Cycling is a sport Ghanaians hardly get international champions from, but Samuel Anim who led Ghana to the Commonwealth Games in 2014 as the captain of the cycling team, nursed the dream to break that jinx one day.
Unfortunately, the young man who won the Cowbell national cycling competition last year, died tragically three weeks ago, before he could accomplish that lofty ambition.
When death of such nature occurs to our heroes, one begins to figure out if that could have been avoided
or is it because we do not cherish the gallant men and women who fly the flag of Ghana high?
Many are the cases of sudden deaths across the globe as in the case of Anim. But the question is, was it negligence on the part of the sportsman or the motor driver who hit him at dawn time on the hills of Aburi while training ahead of the Congo-Brazzaville All Africa Games (AAG) to be held in September? Many are of the view that lesser-known sports here in Ghana are least attended to – and it is high time the nation’s sportsmen and women are well taken care off.
How can a national champion be training in the foggy hills of Aburi all alone without any form of security in view of the implications. There was an issue with poor visibility and speeding vehicles and one would have thought that the National Cycling Association (NCA) could provide some sort of protection for Anim and his colleagues preparing for the AAG.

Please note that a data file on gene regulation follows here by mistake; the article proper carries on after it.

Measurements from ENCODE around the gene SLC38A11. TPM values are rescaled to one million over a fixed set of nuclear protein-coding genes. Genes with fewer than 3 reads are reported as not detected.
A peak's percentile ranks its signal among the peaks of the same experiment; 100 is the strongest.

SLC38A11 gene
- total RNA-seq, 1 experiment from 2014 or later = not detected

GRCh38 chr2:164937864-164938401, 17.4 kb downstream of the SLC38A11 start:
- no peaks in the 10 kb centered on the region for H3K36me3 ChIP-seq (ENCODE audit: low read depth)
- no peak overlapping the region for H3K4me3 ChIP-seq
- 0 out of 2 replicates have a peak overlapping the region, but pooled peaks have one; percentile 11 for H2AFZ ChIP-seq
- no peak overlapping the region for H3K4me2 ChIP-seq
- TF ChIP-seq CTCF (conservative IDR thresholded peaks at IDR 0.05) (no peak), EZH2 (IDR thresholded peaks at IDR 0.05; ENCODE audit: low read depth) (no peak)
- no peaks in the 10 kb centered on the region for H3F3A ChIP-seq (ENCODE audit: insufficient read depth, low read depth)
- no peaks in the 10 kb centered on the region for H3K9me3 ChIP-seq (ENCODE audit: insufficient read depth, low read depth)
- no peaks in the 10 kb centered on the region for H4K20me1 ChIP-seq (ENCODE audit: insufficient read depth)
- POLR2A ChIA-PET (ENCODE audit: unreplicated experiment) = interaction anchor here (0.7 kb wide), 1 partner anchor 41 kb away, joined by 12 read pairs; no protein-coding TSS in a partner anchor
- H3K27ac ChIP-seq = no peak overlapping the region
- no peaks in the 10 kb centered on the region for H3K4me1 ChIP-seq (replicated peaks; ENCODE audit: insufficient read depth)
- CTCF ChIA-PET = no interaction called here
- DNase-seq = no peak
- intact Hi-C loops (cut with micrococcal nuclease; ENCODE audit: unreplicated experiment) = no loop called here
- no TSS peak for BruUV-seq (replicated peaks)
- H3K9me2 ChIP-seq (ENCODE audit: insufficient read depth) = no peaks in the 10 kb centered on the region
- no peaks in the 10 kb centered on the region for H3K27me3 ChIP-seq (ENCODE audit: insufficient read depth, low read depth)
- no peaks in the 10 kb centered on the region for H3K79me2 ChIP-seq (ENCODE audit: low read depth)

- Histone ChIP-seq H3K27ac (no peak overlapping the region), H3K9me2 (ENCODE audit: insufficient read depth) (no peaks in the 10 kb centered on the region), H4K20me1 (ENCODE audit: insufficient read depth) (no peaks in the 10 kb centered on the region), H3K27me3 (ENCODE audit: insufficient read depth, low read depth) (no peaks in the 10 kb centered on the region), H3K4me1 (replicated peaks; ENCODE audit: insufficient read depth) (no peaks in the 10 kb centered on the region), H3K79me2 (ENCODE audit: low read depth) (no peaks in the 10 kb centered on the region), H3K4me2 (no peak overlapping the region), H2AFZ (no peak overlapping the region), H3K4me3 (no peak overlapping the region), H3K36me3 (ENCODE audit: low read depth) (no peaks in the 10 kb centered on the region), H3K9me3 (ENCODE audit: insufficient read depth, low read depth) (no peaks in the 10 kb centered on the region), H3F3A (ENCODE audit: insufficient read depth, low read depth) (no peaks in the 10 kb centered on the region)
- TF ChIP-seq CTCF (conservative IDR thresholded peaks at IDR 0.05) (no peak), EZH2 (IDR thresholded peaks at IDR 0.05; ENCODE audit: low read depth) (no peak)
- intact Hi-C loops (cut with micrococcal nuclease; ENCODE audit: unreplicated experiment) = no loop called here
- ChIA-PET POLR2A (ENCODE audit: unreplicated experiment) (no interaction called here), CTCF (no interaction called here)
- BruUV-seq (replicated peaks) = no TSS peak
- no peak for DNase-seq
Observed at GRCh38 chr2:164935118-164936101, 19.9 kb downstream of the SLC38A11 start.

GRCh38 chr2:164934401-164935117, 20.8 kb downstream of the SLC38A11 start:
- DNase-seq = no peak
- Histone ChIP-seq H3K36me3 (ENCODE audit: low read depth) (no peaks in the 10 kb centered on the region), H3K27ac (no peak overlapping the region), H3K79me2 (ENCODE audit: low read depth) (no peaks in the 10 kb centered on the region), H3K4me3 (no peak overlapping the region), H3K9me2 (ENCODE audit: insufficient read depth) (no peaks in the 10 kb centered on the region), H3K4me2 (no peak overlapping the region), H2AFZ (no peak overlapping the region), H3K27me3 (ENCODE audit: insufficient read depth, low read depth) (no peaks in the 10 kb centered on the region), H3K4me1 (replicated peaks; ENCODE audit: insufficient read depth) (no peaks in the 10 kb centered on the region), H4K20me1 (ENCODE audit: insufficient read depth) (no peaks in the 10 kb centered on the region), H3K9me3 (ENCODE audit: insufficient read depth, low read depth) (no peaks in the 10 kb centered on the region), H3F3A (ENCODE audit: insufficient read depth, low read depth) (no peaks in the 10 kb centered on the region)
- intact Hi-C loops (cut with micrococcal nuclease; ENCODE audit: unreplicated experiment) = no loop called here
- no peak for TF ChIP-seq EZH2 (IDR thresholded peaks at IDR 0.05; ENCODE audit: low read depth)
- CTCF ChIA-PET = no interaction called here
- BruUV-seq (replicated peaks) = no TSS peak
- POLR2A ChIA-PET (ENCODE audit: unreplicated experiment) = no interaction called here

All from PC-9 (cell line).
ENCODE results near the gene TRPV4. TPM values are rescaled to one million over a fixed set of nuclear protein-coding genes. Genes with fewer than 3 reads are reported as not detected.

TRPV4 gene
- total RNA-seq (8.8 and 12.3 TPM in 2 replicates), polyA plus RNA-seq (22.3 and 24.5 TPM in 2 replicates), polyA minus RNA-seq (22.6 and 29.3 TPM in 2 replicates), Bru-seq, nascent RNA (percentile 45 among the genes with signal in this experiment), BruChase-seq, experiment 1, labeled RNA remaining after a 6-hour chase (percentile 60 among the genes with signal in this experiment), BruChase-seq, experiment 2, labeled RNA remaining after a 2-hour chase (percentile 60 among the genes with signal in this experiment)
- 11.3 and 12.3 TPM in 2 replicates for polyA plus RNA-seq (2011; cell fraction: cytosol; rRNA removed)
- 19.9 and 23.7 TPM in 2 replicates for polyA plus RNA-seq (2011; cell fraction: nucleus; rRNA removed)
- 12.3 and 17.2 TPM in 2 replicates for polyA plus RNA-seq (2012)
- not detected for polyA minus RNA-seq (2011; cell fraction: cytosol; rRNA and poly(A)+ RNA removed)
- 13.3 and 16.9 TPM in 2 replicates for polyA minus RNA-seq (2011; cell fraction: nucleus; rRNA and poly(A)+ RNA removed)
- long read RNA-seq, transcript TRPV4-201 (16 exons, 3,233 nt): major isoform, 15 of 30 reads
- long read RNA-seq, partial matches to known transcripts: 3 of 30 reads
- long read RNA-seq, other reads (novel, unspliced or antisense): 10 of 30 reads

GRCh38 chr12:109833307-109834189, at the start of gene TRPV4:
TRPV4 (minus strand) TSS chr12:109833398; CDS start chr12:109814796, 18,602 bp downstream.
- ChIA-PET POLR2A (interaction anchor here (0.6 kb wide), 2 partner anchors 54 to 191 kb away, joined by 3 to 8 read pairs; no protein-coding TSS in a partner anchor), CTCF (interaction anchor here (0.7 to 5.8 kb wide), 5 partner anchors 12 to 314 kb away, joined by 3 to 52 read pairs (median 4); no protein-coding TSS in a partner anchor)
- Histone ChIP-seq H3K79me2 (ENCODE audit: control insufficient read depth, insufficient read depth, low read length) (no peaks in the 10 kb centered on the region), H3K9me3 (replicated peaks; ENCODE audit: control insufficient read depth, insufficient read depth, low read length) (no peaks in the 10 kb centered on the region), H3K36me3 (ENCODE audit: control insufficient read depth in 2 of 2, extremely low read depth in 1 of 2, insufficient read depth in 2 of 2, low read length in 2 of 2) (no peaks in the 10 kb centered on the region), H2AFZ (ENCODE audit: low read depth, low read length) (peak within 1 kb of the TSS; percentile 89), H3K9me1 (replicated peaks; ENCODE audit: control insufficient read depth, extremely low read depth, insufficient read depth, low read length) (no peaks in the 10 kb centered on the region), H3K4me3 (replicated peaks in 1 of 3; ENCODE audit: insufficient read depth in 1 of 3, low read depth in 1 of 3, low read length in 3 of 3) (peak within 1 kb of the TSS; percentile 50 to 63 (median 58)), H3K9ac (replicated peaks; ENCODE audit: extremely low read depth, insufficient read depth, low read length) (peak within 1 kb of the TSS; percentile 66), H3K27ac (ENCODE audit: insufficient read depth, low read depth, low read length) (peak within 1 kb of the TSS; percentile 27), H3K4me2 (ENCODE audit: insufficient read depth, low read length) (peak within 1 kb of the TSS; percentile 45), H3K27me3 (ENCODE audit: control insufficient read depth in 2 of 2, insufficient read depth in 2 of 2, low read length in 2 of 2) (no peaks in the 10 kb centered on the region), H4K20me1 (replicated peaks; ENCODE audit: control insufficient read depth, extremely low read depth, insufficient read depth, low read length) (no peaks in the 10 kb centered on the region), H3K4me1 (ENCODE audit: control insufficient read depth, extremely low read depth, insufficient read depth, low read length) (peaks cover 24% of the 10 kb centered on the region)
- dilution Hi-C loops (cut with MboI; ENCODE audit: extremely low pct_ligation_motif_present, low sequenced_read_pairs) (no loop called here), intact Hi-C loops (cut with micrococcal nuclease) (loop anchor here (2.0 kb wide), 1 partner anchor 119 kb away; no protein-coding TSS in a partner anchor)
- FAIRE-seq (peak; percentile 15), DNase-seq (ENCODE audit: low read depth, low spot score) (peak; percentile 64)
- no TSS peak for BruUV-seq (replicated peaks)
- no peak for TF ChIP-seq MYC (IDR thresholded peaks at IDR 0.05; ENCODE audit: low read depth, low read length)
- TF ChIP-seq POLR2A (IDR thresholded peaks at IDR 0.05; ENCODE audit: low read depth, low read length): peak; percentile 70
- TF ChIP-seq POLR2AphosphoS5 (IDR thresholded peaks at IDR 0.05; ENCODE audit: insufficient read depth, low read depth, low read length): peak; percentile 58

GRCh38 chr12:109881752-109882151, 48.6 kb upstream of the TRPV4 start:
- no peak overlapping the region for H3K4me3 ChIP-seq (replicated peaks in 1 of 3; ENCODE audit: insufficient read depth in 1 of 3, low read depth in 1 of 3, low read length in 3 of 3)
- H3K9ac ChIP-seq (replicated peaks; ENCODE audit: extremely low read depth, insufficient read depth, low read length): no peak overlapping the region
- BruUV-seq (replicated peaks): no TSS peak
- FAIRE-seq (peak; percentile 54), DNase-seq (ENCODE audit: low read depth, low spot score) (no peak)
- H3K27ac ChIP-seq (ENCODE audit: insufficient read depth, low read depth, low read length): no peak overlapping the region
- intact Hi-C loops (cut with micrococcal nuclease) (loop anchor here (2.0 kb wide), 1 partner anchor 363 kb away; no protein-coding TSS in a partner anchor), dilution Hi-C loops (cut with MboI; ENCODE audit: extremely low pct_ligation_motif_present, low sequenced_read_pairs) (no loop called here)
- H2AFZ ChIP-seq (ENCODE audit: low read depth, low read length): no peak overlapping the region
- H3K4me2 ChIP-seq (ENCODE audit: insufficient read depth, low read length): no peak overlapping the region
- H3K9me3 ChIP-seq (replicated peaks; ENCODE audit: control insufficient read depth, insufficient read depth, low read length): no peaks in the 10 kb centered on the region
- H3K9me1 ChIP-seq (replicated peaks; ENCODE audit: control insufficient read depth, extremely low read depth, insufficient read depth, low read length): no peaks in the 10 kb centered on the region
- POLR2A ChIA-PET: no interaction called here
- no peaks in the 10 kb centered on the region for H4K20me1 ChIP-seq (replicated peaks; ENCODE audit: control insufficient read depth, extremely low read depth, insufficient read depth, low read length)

Interestingly enough, he collided with the motor resulting his bicycle falling from his hands and thereforebanging his head on the on the street. According to a source, he did not die instantly and if a swift medical attention had been provided, our hero might have survived.
Athletes of such pedigree must be treated as such for the development and the sustainability of our sports. He is gone but one personally believes the state must give him a befitting burial and make sure the family he left behind is well taken care of.
Indeed, the 26-year-old Anim died in the line of duty and so must be celebrated.
One familiar quote from William Shakespeare said: “If we are marked to die, we are enough to do our country loss and if to live, the fewer men, the greater share of honour.” This a food for thought!
By Nyanfeiku Andor